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Tuesday, November 12, 2019
HomePolicyIn One Cartoon Strip, Everything You Need to Know About the Minimum Wage

In One Cartoon Strip, Everything You Need to Know About the Minimum Wage

minimum-wage-graphic-image
minimum-wage-graphic-image

Minimum Wage Graphic Image

Every so often, I see visuals that do a great job of illustrating various economic principles. This Wizard-of-Id parody contains a lot of insight about labor economics. As does this Chuck Asay cartoon and this Robert Gorrell cartoon.

If you want to understand Keynesian economics, this Scott Stantis cartoon is a gem, as is the house-on-fire image in this post. Regarding tax policy, the philoso-raptor explains supply-side economics and Paul Bunyan helps to illustrate why double taxation is so destructive.

You can also get clear messages about why a welfare state is economically destructive in this classic from Chuck Asay, as well as these home-made cartoons on riding the wagon vs. pulling the wagon.

Regarding the minimum wage, I think Henry Payne effectively shows – in this cartoon and this cartoon – how mandating above-market wages is very bad news for those with limited skills. But this cartoon strip from Red Panels deserves special praise because it shows both what some people think and what actually happens.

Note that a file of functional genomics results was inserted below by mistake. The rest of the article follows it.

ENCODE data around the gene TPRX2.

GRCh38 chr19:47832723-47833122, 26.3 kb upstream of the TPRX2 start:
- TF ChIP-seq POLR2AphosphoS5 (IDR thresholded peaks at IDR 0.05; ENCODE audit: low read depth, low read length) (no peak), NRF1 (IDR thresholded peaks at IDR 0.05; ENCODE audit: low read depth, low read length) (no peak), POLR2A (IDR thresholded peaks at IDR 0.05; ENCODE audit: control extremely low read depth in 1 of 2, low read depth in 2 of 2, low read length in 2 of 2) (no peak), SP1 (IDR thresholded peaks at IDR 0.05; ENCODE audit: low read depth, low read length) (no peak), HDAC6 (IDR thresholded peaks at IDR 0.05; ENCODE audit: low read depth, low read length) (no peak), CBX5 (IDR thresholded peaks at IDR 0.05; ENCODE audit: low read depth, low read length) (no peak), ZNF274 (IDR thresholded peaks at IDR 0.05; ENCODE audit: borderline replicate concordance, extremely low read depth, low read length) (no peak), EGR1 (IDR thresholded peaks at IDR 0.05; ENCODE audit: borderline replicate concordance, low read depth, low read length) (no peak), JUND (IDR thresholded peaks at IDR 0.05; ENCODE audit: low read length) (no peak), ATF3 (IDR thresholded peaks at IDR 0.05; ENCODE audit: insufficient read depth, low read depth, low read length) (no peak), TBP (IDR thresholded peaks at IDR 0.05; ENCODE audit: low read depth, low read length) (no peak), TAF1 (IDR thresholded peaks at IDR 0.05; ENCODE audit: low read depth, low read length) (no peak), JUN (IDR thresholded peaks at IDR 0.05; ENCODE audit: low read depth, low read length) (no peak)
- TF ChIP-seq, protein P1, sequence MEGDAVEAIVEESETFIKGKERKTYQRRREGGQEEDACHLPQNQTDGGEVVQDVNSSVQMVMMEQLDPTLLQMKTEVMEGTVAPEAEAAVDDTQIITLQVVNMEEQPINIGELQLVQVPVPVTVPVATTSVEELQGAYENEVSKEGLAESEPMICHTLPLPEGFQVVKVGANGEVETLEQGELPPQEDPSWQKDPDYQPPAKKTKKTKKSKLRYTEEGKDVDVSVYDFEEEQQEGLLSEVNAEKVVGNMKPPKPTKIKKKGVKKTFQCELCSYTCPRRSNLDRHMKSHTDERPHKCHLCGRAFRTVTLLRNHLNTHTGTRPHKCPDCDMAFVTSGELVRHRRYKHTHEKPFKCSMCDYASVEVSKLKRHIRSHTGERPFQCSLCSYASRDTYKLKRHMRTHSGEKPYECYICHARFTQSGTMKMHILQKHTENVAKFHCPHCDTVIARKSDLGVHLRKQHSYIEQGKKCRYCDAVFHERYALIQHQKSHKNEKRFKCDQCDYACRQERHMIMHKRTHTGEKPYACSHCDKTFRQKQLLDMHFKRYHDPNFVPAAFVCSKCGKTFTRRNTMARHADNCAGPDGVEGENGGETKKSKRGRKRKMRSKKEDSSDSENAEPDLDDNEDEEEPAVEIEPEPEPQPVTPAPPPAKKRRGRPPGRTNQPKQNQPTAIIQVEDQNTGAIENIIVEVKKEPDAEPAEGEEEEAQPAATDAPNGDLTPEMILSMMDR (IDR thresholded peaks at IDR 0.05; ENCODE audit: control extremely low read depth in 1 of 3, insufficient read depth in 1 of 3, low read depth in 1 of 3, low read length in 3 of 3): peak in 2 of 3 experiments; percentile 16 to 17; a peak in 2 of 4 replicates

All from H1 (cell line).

Amen. I’ve always been mystified why some people don’t understand that jobs are only created when an employee is expected to generate net revenue.

In other words, there are no “magic boats.” Especially in the long run, companies will shed workers that hurt the bottom line.

P.S. Here are some of my favorites images that don’t involve economic principles.

Written by
Contributing Economist

Daniel J. Mitchell is a Senior Fellow at the Cato Institute, and a top expert on tax reform and supply-side tax policy. Mitchell’s articles can be found in such publications as the Wall Street Journal, the New York Times, Investor’s Business Daily, and the Washington Times. He is the author of "The Flat Tax: Freedom, Fairness, Jobs, and Growth," and co-author of "Global Tax Revolution: The Rise of Tax Competition and the Battle to Defend It."

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    How do you account for the many cities/states who did raise it and are thriving economically?

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